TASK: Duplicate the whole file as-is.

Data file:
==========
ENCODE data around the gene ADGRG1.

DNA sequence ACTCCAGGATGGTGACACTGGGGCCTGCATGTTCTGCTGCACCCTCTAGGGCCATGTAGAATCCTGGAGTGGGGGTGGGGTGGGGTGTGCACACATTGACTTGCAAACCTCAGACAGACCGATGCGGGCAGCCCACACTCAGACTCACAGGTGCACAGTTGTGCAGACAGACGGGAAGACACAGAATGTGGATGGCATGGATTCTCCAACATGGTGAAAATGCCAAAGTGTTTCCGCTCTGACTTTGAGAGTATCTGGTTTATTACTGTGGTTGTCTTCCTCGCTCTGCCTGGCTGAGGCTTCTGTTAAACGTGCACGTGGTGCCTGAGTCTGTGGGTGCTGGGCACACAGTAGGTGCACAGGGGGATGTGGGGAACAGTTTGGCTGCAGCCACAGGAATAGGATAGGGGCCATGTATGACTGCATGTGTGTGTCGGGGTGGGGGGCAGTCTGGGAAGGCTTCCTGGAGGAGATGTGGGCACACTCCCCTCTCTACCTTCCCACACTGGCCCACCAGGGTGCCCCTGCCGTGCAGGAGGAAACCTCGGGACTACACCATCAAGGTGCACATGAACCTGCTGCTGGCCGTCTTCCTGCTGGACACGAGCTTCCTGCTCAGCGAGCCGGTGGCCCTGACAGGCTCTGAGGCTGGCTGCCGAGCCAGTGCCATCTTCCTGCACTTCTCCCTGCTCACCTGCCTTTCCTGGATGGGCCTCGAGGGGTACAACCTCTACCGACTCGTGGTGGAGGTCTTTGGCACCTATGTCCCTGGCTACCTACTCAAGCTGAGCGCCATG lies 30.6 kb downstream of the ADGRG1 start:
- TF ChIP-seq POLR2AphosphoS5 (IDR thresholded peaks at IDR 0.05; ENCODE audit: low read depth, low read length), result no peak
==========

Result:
ENCODE data around the gene ADGRG1.

DNA sequence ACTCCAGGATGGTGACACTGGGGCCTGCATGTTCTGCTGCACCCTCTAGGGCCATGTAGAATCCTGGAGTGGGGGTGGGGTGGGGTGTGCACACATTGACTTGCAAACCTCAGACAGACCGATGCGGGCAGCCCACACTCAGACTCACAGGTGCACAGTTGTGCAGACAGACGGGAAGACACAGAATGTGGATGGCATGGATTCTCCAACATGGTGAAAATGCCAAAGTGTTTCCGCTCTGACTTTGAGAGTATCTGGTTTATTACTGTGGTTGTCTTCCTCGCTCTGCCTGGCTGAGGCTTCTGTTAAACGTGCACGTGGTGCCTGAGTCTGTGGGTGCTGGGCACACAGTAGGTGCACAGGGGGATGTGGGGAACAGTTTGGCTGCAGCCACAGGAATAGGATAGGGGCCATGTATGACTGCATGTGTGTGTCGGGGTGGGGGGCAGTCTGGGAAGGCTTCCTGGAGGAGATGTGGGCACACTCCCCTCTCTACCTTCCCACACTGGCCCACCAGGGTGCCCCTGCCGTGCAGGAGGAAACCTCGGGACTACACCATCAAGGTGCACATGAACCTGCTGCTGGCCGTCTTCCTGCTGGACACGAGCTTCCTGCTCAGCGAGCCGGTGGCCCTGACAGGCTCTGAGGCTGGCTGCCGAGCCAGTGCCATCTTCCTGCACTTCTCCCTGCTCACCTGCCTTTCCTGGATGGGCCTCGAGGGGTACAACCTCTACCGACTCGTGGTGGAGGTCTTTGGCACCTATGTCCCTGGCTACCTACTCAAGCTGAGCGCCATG lies 30.6 kb downstream of the ADGRG1 start:
- TF ChIP-seq POLR2AphosphoS5 (IDR thresholded peaks at IDR 0.05; ENCODE audit: low read depth, low read length), result no peak